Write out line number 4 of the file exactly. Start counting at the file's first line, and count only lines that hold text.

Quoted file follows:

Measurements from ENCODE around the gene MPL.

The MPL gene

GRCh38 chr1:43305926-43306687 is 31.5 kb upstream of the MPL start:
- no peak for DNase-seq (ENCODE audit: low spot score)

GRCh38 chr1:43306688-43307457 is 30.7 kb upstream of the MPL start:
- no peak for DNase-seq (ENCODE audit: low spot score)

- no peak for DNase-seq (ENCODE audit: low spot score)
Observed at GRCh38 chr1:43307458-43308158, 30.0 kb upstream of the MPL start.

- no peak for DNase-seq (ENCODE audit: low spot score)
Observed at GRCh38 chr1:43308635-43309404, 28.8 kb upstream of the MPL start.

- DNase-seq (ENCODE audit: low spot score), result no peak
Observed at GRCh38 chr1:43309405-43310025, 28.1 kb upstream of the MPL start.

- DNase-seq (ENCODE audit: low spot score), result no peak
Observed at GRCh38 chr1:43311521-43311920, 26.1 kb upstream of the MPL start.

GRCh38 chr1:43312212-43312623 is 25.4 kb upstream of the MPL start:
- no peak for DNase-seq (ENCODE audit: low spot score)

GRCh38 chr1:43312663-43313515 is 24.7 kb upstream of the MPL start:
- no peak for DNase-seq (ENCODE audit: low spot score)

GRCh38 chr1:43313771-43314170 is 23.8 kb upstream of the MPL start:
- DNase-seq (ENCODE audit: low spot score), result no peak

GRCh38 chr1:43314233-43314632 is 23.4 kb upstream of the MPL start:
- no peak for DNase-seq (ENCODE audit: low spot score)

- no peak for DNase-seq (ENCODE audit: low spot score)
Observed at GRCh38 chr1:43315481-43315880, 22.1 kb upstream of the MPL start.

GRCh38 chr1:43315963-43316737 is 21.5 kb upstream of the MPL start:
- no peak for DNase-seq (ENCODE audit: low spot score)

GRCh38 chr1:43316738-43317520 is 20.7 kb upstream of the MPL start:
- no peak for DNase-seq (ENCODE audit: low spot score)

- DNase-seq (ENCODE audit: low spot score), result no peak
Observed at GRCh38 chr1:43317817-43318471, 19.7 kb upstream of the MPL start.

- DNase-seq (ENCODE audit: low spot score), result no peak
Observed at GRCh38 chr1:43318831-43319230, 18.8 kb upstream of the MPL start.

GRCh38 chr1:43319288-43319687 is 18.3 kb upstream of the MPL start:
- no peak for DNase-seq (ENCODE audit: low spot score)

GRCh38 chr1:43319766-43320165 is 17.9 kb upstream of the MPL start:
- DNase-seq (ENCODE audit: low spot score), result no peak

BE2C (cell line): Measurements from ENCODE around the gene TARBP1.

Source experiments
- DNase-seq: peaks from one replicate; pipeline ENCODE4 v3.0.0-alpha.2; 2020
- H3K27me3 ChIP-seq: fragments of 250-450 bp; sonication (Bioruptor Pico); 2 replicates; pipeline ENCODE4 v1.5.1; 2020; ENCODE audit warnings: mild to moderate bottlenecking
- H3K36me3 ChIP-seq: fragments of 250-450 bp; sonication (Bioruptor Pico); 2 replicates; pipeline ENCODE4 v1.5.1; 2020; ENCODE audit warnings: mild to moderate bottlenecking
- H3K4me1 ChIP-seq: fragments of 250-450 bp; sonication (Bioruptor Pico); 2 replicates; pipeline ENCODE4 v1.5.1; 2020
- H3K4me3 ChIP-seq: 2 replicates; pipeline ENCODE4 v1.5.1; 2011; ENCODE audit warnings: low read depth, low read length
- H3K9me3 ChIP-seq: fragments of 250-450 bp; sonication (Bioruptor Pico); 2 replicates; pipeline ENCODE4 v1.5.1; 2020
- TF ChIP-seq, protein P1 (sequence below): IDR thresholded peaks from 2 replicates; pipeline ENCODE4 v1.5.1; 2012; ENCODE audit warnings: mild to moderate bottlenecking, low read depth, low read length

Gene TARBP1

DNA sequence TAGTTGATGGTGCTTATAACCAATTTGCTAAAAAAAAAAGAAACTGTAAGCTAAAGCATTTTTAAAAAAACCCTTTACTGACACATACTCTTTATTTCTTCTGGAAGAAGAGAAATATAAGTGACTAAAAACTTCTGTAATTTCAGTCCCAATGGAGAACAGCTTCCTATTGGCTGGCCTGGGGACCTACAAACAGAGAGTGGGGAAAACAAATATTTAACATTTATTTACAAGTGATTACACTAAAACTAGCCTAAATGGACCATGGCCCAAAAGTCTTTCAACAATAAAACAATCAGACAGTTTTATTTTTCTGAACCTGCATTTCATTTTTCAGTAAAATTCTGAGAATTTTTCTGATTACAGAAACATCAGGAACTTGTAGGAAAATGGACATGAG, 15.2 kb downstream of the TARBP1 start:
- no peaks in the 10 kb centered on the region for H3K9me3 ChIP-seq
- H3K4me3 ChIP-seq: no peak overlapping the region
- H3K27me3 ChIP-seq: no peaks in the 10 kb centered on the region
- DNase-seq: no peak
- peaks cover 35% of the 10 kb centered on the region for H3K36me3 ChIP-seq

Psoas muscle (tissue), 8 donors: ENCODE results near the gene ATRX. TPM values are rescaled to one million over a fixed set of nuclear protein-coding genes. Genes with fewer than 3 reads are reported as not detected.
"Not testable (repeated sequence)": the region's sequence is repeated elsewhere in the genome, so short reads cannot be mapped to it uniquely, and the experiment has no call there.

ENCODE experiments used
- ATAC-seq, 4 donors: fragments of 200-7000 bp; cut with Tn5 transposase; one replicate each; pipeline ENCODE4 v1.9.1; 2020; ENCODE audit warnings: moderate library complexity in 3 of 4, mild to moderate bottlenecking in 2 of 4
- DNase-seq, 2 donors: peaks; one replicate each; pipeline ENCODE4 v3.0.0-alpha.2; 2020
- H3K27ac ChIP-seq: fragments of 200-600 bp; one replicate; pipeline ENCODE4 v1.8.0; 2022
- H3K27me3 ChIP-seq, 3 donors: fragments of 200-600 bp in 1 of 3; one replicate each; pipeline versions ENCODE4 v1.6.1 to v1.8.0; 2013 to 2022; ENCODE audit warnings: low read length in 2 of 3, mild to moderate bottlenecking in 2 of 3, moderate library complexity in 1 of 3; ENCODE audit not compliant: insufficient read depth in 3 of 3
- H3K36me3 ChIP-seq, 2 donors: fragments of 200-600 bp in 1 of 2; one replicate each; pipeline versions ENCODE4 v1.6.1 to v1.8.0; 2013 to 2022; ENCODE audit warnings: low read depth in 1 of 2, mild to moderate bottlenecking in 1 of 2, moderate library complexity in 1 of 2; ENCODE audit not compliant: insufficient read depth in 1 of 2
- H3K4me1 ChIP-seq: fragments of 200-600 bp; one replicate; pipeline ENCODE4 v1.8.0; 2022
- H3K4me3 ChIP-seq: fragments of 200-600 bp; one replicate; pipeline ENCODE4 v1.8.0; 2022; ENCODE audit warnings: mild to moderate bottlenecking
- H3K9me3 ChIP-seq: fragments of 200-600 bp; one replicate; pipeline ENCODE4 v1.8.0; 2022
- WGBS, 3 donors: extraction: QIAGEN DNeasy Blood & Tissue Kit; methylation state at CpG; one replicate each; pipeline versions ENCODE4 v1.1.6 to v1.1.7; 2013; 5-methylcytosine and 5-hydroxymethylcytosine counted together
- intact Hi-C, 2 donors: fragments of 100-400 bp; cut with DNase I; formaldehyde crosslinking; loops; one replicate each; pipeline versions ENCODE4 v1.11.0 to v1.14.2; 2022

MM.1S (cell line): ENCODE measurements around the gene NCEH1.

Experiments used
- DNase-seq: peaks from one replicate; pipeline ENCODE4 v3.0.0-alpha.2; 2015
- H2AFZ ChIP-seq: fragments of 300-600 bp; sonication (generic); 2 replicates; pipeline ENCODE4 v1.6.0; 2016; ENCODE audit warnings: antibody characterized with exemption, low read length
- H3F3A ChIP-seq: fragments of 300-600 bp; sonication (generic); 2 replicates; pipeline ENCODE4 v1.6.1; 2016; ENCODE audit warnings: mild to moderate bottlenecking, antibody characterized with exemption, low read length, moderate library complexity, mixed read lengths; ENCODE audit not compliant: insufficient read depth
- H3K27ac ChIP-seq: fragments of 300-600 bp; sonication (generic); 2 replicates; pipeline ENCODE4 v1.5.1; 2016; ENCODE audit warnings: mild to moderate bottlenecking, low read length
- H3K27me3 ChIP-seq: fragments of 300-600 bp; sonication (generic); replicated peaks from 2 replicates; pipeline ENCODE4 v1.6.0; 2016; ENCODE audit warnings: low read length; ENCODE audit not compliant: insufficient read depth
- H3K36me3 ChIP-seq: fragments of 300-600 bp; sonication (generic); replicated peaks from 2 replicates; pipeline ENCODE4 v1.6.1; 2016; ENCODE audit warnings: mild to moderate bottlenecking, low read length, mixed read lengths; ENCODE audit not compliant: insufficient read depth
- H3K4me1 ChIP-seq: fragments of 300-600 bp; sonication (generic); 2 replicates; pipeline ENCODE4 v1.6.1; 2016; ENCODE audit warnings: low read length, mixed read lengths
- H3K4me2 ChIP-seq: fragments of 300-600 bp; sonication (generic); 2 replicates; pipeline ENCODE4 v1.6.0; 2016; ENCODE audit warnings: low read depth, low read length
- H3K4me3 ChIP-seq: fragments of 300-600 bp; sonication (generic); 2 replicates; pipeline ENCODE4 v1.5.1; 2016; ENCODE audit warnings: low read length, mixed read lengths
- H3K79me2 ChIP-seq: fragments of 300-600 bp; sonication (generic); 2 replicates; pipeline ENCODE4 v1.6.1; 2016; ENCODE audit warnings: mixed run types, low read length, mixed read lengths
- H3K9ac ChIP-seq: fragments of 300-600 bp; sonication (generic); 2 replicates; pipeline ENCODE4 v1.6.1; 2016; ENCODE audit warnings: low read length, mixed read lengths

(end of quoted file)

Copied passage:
- no peak for DNase-seq (ENCODE audit: low spot score)